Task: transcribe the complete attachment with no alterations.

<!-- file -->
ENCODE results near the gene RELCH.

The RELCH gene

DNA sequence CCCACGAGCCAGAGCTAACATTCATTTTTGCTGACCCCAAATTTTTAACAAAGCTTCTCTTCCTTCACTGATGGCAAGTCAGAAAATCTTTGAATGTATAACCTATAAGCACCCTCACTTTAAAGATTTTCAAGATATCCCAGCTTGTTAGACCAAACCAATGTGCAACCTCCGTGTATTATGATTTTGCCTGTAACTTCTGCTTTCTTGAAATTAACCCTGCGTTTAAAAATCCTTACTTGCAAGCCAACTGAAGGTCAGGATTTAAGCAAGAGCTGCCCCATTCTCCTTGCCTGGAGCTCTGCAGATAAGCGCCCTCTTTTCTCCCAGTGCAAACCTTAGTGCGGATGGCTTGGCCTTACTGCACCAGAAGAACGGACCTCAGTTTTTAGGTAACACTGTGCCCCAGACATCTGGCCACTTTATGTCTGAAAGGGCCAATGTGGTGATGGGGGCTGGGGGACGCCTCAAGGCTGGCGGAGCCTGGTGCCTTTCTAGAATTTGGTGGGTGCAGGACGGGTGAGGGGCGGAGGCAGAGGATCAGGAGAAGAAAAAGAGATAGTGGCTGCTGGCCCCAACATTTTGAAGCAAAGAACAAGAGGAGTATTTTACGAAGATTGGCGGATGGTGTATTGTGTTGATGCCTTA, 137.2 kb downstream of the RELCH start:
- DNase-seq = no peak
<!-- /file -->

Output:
ENCODE results near the gene RELCH.

The RELCH gene

DNA sequence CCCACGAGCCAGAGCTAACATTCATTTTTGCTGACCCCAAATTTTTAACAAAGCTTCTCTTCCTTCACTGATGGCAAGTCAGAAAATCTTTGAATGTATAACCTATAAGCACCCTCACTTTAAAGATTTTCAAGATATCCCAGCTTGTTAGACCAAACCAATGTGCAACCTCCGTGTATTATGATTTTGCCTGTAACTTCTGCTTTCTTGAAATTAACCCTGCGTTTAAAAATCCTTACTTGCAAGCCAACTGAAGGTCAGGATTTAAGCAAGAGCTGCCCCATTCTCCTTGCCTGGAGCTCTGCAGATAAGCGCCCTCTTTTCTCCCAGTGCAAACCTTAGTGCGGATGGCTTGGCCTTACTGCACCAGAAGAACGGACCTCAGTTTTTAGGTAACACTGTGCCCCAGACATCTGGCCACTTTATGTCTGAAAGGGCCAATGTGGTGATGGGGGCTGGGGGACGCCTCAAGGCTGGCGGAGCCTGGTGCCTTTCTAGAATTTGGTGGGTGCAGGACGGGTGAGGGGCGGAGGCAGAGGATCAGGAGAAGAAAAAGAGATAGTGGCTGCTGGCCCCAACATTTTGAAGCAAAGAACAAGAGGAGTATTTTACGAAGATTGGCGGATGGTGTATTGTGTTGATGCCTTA, 137.2 kb downstream of the RELCH start:
- DNase-seq = no peak